The rest of this article is only available to active members of Questia

Already a member? Log in now.

Notes for this article

Add a new note
If you are trying to select text to create highlights or citations, remember that you must now click or tap on the first word, and then click or tap on the last word.
One moment ...
Default project is now your active project.
Project items
Notes
Cite this article

Cited article

Style
Citations are available only to our active members.
Buy instant access to cite pages or passages in MLA 8, MLA 7, APA and Chicago citation styles.

(Einhorn, 1992, p. 25)

(Einhorn 25)

(Einhorn 25)

1. Lois J. Einhorn, Abraham Lincoln, the Orator: Penetrating the Lincoln Legend (Westport, CT: Greenwood Press, 1992), 25, http://www.questia.com/read/27419298.

Note: primary sources have slightly different requirements for citation. Please see these guidelines for more information.

Cited article

Falling
Settings

Settings

Typeface
Text size Smaller Larger Reset View mode
Search within

Search within this article

Look up

Look up a word

  • Dictionary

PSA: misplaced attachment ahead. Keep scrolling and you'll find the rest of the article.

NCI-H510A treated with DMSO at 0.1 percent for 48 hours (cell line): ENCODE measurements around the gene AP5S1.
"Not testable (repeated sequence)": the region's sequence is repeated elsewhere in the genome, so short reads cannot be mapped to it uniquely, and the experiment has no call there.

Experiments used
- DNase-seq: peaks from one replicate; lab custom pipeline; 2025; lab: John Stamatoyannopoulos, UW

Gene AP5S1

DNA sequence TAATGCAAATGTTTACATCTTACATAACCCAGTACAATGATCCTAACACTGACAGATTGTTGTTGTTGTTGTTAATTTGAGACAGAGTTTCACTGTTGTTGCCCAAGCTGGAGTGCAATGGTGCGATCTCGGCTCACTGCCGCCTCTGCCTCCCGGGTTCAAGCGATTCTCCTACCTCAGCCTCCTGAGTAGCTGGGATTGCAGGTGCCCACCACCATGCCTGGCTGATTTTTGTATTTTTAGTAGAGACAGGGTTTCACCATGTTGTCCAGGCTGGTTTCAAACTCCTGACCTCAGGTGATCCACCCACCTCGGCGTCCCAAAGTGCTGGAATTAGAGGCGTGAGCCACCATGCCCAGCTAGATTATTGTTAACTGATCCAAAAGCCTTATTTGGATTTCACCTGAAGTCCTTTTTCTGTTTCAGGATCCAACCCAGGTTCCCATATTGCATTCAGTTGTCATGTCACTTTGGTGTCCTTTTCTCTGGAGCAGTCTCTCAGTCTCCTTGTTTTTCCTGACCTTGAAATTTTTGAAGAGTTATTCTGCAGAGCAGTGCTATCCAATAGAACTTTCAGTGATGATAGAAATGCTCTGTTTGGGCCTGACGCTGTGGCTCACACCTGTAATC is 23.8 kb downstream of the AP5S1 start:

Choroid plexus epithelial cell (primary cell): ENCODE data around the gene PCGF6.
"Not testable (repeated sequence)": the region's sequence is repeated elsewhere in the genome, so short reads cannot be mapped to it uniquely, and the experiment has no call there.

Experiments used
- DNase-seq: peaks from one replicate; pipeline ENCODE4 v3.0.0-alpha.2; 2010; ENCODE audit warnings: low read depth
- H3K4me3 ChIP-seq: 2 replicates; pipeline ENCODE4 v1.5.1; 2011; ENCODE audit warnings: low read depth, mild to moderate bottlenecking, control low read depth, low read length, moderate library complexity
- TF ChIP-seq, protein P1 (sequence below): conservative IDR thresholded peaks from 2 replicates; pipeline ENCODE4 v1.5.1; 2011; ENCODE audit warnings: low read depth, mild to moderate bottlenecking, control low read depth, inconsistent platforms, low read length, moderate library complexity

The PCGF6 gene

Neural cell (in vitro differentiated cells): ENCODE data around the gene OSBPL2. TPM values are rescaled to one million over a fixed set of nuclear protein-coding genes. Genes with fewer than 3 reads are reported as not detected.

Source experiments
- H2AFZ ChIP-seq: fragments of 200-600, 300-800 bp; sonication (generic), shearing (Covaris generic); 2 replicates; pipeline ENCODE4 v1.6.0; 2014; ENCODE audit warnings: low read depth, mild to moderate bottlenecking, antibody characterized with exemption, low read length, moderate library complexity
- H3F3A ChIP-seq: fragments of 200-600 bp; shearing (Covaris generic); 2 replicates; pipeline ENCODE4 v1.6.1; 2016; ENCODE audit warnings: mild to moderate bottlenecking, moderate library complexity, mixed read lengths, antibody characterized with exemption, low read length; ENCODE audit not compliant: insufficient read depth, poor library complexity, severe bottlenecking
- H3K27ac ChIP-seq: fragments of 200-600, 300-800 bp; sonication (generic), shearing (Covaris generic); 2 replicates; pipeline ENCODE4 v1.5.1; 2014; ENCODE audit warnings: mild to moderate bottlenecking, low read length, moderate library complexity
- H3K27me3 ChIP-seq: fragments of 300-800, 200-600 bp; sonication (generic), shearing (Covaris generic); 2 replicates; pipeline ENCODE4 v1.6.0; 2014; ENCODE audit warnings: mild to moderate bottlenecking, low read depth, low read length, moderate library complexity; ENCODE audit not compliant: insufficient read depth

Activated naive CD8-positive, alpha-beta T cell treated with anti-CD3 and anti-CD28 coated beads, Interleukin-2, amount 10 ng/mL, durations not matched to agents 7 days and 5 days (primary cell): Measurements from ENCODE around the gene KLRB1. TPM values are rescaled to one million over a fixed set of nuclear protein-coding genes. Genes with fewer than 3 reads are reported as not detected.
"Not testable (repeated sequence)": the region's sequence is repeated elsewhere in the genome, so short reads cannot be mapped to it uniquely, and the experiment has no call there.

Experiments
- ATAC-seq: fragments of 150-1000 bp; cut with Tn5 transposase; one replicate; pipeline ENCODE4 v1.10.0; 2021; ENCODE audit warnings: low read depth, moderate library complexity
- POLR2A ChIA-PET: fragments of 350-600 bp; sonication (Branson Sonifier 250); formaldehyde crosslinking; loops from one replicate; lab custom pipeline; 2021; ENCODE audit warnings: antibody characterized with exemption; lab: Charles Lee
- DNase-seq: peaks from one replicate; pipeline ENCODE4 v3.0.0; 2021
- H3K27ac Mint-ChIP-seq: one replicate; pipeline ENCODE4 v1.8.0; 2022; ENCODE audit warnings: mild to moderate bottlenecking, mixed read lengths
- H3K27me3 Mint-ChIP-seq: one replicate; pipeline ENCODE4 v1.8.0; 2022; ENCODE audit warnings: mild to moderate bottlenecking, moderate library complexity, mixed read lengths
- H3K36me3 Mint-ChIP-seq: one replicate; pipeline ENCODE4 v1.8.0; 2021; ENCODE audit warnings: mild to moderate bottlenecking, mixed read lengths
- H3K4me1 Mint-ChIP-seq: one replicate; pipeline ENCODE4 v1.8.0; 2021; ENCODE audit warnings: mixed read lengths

• Thesaurus
Please submit a word or phrase above.
Print this page

Print this page

Why can't I print more than one page at a time?

Help
Full screen
Items saved from this article
  • Highlights & Notes
  • Citations
Some of your highlights are legacy items.

Highlights saved before July 30, 2012 will not be displayed on their respective source pages.

You can easily re-create the highlights by opening the book page or article, selecting the text, and clicking “Highlight.”

matching results for page

    Questia reader help

    How to highlight and cite specific passages

    1. Click or tap the first word you want to select.
    2. Click or tap the last word you want to select, and you’ll see everything in between get selected.